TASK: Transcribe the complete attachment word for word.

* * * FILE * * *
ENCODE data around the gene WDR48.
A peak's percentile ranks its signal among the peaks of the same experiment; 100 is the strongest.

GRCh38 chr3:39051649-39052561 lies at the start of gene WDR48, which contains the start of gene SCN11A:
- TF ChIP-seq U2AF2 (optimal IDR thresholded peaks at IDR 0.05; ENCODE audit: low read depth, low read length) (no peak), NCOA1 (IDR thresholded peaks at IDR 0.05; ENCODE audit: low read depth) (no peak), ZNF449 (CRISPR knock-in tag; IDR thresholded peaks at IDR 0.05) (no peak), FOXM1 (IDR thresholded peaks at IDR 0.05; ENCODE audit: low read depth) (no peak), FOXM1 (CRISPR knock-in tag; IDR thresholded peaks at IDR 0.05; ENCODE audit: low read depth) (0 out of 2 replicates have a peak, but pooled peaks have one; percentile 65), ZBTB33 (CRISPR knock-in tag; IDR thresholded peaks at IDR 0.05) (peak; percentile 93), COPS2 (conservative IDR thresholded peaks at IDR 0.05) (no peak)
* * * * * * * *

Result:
ENCODE data around the gene WDR48.
A peak's percentile ranks its signal among the peaks of the same experiment; 100 is the strongest.

GRCh38 chr3:39051649-39052561 lies at the start of gene WDR48, which contains the start of gene SCN11A:
- TF ChIP-seq U2AF2 (optimal IDR thresholded peaks at IDR 0.05; ENCODE audit: low read depth, low read length) (no peak), NCOA1 (IDR thresholded peaks at IDR 0.05; ENCODE audit: low read depth) (no peak), ZNF449 (CRISPR knock-in tag; IDR thresholded peaks at IDR 0.05) (no peak), FOXM1 (IDR thresholded peaks at IDR 0.05; ENCODE audit: low read depth) (no peak), FOXM1 (CRISPR knock-in tag; IDR thresholded peaks at IDR 0.05; ENCODE audit: low read depth) (0 out of 2 replicates have a peak, but pooled peaks have one; percentile 65), ZBTB33 (CRISPR knock-in tag; IDR thresholded peaks at IDR 0.05) (peak; percentile 93), COPS2 (conservative IDR thresholded peaks at IDR 0.05) (no peak)